We only had a day in Dublin so, like good tourists, we made a beeline for the Guinness Storehouse.
We all know I like a bevvy or five, but Guinness? It always seemed so heavy to me, as if I’d need a knife and fork to tackle it. But after the Storehouse visit, where I was taught how to properly taste and smell it, I’m a convert. Ryan’s ancestors would be proud.
The museum section – which was concise and very visually appealing – walked us through the recipe (barley, hops, water and yeast) and the history of the drink, as well as its social and economic impact on the city.
But best of all were the smelling rooms – where we were surrounded by clouds of the tastes associated with Guinness – and a darker room (so we could concentrate on our senses) where we had our first slurp of the drink.
We were told to look at the horizon (or imagine it), lift our elbows (so we would get a good pour into our mouths, cutting through the head), take it in our mouths, move it around and then breathe out. It was so much lighter and fresher than I’d imagined.
But this was only a mini taste – I was ready for a full pint of the stuff. On another floor was the Guinness Academy, where we were taught how to pour a perfect pint.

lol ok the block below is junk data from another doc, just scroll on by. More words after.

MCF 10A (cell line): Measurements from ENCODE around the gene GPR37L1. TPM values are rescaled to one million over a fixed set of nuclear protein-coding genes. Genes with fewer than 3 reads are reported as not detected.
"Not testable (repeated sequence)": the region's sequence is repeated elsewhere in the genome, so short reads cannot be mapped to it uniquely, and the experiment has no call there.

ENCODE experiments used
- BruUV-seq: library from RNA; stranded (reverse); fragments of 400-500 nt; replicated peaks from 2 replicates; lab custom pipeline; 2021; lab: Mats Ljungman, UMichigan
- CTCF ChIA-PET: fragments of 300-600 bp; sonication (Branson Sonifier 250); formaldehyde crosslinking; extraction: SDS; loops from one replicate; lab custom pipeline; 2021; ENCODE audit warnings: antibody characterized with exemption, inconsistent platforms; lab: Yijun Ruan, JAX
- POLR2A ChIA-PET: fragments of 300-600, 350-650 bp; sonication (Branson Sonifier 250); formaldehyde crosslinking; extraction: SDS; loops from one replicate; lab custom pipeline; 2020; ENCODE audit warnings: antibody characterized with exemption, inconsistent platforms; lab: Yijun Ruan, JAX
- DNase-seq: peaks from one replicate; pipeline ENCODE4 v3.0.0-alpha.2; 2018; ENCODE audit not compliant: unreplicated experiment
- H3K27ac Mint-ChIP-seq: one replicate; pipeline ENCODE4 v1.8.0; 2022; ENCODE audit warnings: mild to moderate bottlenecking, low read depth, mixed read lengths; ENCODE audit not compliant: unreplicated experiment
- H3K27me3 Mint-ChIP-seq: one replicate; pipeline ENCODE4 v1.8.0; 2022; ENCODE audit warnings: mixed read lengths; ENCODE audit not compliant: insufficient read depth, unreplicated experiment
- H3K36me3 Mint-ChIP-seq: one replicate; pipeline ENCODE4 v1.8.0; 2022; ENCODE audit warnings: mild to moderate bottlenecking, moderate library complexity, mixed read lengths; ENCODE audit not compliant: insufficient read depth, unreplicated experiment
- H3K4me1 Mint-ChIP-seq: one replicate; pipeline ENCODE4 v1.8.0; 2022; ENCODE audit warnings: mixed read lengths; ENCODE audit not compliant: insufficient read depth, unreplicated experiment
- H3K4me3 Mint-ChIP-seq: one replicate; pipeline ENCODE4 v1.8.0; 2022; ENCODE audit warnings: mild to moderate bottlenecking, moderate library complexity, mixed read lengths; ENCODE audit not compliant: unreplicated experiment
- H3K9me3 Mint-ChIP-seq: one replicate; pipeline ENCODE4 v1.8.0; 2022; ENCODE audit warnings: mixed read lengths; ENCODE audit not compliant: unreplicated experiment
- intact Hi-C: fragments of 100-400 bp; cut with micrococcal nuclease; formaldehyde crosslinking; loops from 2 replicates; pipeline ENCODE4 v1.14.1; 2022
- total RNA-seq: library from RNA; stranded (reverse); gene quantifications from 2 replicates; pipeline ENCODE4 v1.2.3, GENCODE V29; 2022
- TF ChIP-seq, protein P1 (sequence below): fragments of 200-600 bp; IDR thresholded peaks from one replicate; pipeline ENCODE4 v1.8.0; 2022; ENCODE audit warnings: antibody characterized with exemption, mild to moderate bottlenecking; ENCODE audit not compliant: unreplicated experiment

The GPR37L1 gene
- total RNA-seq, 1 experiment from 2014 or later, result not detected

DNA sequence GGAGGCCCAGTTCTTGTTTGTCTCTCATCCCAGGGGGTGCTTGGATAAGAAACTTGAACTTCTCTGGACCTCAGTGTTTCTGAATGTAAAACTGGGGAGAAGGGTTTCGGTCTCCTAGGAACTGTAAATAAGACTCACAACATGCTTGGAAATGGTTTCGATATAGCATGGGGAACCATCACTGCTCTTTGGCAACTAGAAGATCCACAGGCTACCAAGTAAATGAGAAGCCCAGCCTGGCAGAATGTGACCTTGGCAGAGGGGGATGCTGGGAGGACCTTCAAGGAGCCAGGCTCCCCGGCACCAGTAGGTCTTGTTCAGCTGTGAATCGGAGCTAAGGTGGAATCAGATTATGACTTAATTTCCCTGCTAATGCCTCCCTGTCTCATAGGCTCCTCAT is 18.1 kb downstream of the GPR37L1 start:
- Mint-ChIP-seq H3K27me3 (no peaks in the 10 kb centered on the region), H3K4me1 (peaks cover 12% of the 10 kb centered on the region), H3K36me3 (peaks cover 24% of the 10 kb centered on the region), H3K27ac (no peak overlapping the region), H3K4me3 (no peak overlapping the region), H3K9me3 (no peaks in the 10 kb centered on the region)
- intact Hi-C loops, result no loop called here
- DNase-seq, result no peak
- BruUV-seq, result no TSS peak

One-by-one, we gave it a go, tilting the glass 45 degrees, making sure the steady stream hit the golden harp on the glass until it was three-quarters full. The experience wasn’t as stressful as my face suggests, honest.
Minutes later, we topped them up enough so that the head just bobbed a little past the lip of the glass. Then the best bit – the drinking!
(I’m adding that to my CV.)
We took our delicious pints up to the top floor – a large open bar with views across the cloudy city.
I had feared that heading to the Storehouse might be a bit gimmicky, but the museum is so clear and informative, and I honestly feel like I can appreciate the taste so much more now. That said, I still couldn’t get all the way through one pint (where was my knife and fork?), so perhaps it’s a drink I’ll only stick to in Dublin.